In the Freudian Era, Narcissism was a central psychiatric concept and diagnosis. In the last several months, the likelihood that the American Psychiatric Association will drop this diagnosis from it’s new, 5th edition of The Diagnostic and Statistical Manual of Mental Disorders (DSM) has been the subject of a string of articles in prominent newspapers and other news outlets including the New York Times and NPR. Though the debate is one about professional discourse and diagnosis, it extends well beyond this realm and begs the question of whether or not this change represents a larger trend in the US wherein Americans no longer see putting themselves before others and thinking of themselves as better and more capable than others (even with little evidence to back it up) as a problem.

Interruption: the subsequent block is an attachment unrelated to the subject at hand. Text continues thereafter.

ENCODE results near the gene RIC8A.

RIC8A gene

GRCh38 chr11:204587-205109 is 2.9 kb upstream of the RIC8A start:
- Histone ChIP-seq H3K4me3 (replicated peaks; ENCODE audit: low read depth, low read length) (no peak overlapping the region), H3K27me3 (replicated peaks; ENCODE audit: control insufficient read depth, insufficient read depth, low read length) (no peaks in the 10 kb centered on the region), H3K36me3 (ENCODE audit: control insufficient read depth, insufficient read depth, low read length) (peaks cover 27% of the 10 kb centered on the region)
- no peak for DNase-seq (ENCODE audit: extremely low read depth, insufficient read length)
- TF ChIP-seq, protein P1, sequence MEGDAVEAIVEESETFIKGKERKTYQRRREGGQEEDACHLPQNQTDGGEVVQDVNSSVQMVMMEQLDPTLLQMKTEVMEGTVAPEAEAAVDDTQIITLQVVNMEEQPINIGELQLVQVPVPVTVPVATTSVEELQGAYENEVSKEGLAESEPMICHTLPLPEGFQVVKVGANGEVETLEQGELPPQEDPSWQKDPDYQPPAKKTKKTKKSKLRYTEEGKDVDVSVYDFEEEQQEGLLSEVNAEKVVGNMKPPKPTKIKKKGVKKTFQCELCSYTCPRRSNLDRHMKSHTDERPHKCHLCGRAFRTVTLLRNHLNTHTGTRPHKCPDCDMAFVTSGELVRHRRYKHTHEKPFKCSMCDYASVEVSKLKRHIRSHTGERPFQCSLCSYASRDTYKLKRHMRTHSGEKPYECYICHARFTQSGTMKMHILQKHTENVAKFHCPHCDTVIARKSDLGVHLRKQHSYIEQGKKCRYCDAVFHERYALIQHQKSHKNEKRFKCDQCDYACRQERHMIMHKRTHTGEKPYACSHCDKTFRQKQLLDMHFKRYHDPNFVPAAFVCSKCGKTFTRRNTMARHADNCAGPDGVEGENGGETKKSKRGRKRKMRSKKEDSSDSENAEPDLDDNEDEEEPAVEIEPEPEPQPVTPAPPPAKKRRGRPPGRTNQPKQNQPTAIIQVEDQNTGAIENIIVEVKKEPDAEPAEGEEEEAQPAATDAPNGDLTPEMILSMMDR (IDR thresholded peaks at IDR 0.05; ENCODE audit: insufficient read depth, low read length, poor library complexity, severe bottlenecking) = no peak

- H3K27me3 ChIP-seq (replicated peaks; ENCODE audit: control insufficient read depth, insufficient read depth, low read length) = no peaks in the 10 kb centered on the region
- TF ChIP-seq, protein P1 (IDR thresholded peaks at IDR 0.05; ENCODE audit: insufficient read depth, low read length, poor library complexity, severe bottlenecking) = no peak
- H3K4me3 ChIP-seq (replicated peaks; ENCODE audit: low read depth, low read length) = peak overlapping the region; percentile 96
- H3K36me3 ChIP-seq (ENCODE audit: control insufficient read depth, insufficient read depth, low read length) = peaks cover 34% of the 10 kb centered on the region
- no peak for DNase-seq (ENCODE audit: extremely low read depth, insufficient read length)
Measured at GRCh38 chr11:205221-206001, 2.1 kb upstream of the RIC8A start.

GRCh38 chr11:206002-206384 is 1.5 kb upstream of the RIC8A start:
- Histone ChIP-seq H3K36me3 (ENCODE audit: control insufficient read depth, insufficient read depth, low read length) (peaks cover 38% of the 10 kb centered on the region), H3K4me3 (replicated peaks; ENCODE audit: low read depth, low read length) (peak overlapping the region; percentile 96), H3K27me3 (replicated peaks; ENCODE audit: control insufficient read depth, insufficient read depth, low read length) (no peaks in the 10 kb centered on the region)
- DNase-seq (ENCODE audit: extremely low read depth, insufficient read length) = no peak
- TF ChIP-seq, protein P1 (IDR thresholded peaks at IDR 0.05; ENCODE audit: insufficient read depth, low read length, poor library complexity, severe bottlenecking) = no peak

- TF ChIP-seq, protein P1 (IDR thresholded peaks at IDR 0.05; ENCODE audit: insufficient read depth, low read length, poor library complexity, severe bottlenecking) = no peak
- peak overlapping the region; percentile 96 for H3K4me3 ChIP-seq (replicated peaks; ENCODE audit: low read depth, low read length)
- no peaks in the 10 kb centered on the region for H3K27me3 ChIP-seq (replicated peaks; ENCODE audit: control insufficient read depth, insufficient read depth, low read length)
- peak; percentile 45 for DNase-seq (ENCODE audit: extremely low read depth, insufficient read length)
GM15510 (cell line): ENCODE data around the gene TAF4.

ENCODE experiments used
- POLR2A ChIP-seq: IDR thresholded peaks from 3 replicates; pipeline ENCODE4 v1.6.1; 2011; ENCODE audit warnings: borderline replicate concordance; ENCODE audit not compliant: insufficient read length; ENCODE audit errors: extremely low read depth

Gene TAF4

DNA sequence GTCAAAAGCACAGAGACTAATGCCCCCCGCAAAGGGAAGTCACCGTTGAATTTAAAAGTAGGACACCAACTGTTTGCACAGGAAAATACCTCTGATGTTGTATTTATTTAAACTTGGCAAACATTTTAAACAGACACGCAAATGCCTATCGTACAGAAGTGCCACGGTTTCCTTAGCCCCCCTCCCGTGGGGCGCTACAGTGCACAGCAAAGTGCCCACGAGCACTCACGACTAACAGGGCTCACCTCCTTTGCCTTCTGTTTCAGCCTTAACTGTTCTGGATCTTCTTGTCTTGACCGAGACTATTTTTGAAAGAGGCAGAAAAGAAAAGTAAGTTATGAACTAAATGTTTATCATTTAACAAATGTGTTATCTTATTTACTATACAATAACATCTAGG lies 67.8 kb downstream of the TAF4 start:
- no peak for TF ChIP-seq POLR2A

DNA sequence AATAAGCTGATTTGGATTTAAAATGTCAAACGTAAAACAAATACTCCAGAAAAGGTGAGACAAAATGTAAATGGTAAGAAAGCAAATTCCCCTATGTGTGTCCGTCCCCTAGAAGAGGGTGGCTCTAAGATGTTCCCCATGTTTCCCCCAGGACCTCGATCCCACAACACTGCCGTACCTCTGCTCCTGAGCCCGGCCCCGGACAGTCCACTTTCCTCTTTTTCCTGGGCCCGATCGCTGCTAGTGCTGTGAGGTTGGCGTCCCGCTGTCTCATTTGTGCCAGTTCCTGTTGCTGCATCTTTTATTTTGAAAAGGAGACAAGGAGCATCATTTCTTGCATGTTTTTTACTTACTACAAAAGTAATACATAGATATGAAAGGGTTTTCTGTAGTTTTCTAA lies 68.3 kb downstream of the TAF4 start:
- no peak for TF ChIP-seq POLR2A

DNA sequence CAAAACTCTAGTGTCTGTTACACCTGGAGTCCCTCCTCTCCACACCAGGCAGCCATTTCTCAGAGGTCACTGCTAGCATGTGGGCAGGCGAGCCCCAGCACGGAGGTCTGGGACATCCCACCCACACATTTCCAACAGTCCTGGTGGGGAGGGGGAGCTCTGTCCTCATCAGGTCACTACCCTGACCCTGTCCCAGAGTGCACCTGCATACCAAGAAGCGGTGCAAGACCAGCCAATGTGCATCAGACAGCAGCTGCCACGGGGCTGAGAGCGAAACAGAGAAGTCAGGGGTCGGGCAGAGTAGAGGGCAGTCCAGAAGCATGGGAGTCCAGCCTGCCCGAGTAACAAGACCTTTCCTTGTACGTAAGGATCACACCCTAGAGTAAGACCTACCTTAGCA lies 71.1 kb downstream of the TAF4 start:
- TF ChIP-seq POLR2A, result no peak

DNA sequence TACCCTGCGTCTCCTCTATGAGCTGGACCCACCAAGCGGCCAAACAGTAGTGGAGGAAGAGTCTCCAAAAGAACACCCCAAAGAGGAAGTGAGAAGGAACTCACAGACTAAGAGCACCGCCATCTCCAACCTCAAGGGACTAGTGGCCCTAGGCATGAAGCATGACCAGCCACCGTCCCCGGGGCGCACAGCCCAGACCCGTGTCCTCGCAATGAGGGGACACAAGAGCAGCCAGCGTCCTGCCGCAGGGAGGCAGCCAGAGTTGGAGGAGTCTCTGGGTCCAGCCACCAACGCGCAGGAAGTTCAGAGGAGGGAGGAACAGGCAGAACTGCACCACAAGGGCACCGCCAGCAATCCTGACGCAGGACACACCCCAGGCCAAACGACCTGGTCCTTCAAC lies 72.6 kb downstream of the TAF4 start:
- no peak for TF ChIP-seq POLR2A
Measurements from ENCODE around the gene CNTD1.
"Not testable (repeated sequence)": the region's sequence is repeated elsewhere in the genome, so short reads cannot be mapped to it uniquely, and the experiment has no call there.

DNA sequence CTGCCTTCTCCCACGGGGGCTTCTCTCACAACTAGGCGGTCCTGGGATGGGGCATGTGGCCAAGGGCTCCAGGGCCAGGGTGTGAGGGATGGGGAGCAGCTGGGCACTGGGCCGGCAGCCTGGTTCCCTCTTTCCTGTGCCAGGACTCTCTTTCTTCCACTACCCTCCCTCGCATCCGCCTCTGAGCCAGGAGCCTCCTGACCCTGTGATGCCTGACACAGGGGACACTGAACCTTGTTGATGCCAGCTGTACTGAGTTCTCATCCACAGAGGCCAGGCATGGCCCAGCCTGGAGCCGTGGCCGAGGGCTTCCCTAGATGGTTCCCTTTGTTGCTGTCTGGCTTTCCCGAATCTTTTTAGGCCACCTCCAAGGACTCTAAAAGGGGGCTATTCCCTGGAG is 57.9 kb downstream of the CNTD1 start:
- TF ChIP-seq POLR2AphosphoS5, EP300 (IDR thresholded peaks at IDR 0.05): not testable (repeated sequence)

In her book, Generation Me: Why Today’s Young Americans are More Confident, Assertive, Entitled – and More Miserable than Ever Before, Jean Twenge somewhat satirically describes an increasing focus on the importance of self-esteem in American Society. From birth, she argues, children are steeped in the notion that they are important just for being them and that they must make themselves feel good at all costs. Ultimately, Twenge argues, this rather ironically leads to more unhappiness and even mental illness, as the current generation of young adults does not learn how to live in the real world. Their entire educational experience can be captured by several of Twenge’s examples: children receive trophies just for doing their best, rather than for being the best player or the hardest worker on the team; they are content with C grades because teachers tell them they’re good no matter what their grades are; they earn pretty stickers for effort rather than genuine achievement. While there are some wonderful outcomes of the self-esteem movement (for a description of the functions and theories of self-esteem, see the linked article below) that started with the Baby Boomer generation – namely that kids do feel more liberated and, in moderation, self-esteem is certainly beneficial – Twenge argues that the level of self-esteem present in today’s kids is harmful to both them and society more broadly. Ultimately, over-inflated self-esteem can result in narcissistic tendencies that lead to much more than feeling overly good about oneself; narcissism can ruin relationships, cost people their jobs, and even lead to increases in violence.